Image: Installation shot of Jerry Evans: Weljesi at The Rooms. Photo courtesy The Rooms.

Weljesi spans Evans’ work 1986’s “Blue Mussels” to 2022’s “Ktaqamkuk Qalipu Migration” and “Living Portraits of Amelia Joe, Duval and Philip Muise” which are photographs of Mi’kmaq people dressed in traditional clothes and accompanied by a second portrait of the individual model’s in their contemporary dress. The retrospective also includes Beothuk pendants from the 1600s and William Gosse’s 1841 portrait of Demasduit, which is a miniature portrait reproduced in 1819 of Demasduit by Lady Hamilton. The image has been reproduced by many artists – who identify the subject as either Demasduit or Shanawdithit, or the name colonizers once gave her ‘Mary March.’ Evan’s four-colour lithograph image on paper “The People, 1999,” features the portrait and red smeared over faintly handwritten words: Beothuk/ Red Indian/ Good Night/ Good Night Indian/ I’m Going Home.”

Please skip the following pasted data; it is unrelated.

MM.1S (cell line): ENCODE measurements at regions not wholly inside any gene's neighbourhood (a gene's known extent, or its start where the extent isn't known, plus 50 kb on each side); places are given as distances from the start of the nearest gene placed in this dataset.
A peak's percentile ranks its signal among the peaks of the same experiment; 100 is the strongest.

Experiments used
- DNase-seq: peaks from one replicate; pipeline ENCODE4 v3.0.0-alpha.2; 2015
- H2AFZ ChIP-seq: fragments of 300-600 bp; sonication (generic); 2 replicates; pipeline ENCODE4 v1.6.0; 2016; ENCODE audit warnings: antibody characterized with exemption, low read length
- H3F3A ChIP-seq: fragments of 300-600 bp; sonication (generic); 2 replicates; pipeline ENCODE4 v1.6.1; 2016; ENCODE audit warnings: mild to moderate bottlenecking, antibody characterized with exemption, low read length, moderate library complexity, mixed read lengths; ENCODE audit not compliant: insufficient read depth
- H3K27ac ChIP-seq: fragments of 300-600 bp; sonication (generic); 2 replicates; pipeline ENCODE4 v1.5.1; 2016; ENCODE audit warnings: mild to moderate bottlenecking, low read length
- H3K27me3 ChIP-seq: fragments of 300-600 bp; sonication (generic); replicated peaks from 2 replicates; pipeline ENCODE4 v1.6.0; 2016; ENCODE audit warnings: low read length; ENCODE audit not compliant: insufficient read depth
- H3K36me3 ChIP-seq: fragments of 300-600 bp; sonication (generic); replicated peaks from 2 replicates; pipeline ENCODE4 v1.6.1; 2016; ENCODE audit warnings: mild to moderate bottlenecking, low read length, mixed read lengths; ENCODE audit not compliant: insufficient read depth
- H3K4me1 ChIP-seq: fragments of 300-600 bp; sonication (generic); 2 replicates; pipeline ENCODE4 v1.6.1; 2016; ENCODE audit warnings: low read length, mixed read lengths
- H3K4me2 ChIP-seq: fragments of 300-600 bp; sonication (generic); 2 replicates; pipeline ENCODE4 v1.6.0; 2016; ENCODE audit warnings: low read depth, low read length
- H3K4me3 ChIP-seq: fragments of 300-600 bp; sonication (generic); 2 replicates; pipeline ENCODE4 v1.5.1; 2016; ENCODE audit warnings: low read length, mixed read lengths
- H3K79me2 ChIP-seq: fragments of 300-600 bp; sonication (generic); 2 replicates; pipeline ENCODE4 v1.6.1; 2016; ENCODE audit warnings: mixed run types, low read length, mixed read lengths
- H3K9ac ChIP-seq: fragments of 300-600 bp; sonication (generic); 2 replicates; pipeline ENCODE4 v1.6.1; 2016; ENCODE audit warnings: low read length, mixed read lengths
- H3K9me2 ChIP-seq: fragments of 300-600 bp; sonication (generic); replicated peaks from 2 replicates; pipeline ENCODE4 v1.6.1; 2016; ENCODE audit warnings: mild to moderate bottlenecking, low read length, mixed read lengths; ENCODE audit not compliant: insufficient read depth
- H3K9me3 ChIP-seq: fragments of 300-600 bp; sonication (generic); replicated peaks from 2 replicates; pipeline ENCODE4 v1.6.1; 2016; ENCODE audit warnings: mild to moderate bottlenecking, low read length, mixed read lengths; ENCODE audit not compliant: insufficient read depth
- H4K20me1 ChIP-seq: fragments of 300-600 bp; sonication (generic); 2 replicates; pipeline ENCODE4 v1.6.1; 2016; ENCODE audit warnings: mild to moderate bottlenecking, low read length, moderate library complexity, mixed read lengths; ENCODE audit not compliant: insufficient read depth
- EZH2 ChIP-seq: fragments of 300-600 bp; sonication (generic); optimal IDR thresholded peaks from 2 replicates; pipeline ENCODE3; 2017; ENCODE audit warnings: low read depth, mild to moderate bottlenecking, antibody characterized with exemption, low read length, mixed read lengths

Weljesi runs May 27, 2023 to January 2, 2024 at The Rooms Provincial Art Gallery in St. John’s, marking a significant moment in Indigenous art history, and will tour throughout Mi’kma’ki in the future. Most recently, Evans’ circular video installation acquisition “Apaja’tujik/ We Are Bringing Them Back,” is also on display at the Royal Bank of Canada Plaza on Bay and Front Street in Toronto.

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About The Author

Shannon Webb-Campbell

Shannon Webb-Campbell is of Mi’kmaq and settler heritage. She is a member of Flat Bay First Nation. Her books include: the forthcoming Re: Wild Her (Book*hug 2025), Lunar Tides (2022), I Am a Body of Land (2019), and Still No Word (2015), which was the recipient of Egale Canada’s Out in Print Award. Shannon is a PhD candidate at the University of New Brunswick, and the editor of Muskrat Magazine and Visual Arts News.